Seasonal Mold Removal. Servpro of Chesapeake South, VA.
There are many types of mold, and you never want to put yourself or your family at risk when you see some in your house. When it is in your home, it’s time to call a mold professional. Fast!
But outside the house? That’s a different matter altogether.
One fact people don’t always appreciate is mold is everywhere. It’s a product of nature, and found inside and outside. When you find it inside, the mold spores can become concentrated, and depending on the severity of allergic reactions, can even be dangerous. That’s why mold contamination in a structure must be remediated by a mold professional.
Mold that is outside your home is especially noticeable when it is on your home, such as the wood, vinyl or brick siding, or horizontal areas such as decking. When that happens, don’t panic… this mold is where it should be and isn’t much of a danger, unless you or those in your household are prone to allergen exposure associated with mold spores.
If you don’t have allergen issues, then a regular cleaning of the exterior of your home should be a simple task. You have several options you can utilize to accomplish this.
Clean and scrub
The oldest, tried-and-true method of cleaning the exterior of your home from soil, debris, and mold, involves a bucket, brush, sudsing detergent, ladders, and hoses. Using a pump-up sprayer to wet down the exterior means you can get better contact and soak time, and your scrubbing and “elbow grease” efforts are minimized.
Choose a small section at a time. If your cleaning solution dries out, you must re-apply solution and start over. Wash the section, rinse it thoroughly, and allow to dry and then inspect. It may take a couple of cleanings to get the results you want. Any moldy soils that you wash away, make sure you don’t get them on your clothing and bring them inside.
This is the most effective, time-saving method of cleaning the exterior of your home and removing mold growth.
You can purchase power washing equipment inexpensively, and you can spend hundreds of dollars as well. The inexpensive version will be electric, and the expensive version powered by gasoline. Either way works well; gas powered versions will be more powerful and faster to use.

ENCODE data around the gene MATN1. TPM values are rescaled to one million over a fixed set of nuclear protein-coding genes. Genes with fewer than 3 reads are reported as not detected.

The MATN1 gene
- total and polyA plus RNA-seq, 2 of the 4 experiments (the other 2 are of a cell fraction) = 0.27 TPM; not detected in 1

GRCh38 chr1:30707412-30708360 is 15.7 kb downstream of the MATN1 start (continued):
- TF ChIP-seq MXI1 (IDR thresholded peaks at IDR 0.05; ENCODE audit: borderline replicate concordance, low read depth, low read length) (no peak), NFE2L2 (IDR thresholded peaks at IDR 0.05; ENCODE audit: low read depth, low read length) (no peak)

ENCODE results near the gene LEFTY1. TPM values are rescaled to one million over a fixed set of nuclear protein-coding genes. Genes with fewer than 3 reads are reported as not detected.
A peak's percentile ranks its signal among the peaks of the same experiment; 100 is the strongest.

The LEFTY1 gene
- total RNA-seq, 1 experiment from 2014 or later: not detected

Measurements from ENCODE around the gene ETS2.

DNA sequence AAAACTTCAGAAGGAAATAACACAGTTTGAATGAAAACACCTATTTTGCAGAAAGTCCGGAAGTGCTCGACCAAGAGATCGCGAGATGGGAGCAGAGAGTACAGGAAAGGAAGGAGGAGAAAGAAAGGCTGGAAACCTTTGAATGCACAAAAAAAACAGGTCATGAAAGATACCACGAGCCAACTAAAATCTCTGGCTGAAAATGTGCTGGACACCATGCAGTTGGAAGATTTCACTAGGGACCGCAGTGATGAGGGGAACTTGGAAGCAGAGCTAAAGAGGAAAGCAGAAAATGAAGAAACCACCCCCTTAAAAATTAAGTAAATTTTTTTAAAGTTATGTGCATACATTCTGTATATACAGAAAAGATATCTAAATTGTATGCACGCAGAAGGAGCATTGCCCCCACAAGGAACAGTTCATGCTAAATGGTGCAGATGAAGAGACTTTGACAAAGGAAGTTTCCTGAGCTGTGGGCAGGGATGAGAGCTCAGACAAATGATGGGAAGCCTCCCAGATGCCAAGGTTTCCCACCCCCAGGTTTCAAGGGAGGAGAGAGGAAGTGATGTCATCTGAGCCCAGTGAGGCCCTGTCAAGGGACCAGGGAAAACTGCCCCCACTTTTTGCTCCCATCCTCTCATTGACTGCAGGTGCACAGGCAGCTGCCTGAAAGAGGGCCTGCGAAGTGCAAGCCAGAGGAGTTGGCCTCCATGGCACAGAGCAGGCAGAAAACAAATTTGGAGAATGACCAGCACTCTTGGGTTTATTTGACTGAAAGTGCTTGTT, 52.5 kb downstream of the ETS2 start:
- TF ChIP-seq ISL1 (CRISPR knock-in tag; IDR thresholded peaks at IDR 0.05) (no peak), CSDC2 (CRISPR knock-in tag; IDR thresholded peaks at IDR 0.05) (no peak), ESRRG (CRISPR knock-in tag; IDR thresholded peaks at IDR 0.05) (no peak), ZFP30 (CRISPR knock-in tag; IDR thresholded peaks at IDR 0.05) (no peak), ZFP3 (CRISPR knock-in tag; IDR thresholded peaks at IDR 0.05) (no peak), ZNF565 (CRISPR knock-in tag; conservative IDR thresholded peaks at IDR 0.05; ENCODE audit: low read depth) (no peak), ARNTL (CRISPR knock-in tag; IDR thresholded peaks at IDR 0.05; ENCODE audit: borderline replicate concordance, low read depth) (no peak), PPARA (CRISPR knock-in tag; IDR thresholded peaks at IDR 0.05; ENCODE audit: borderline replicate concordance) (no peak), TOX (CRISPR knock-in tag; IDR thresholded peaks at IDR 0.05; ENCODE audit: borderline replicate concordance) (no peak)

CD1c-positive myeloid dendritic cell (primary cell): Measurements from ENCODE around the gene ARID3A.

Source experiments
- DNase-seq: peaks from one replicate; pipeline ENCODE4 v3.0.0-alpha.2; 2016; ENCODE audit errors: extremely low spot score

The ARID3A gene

As with any surface, apply your detergent and allow it to soak. Then power wash the exterior, washing off soil and mold away from you. Always be safe. Any contact you have with mold, be sure to wash off completely and don’t track it into your home.
Use a pro
Your favorite cleaning and restoration company knows how to tackle this type of chore best. Do the smart thing and save some time and even some money. And headaches as well. Call them up. After all, it pays to call a pro!
Sump Pump Misery. Servpro of Chesapeake South, VA.
Your home may be nice and warm — and dry — but if you have a basement and a sump pump, anything can happen if there is a failure of your trusty remover of ground water.
Sump pumps work to keep basements dry in certain geographic locations, and we trust our own pump will continue as a reliable sentinel of protection. Yet, as is the case with any mechanical device, failure will eventually happen.
How long should your sump pump work? It depends on several factors, including how hard it works and the mineral content of the groundwater it is pumping out. Anything can happen. The experts say that a sump pump should last an average of 10 years, so do the math.
How old is your sump pump? It might be a good idea to consult a plumber (or do it yourself) and replace it before it fails.
How they work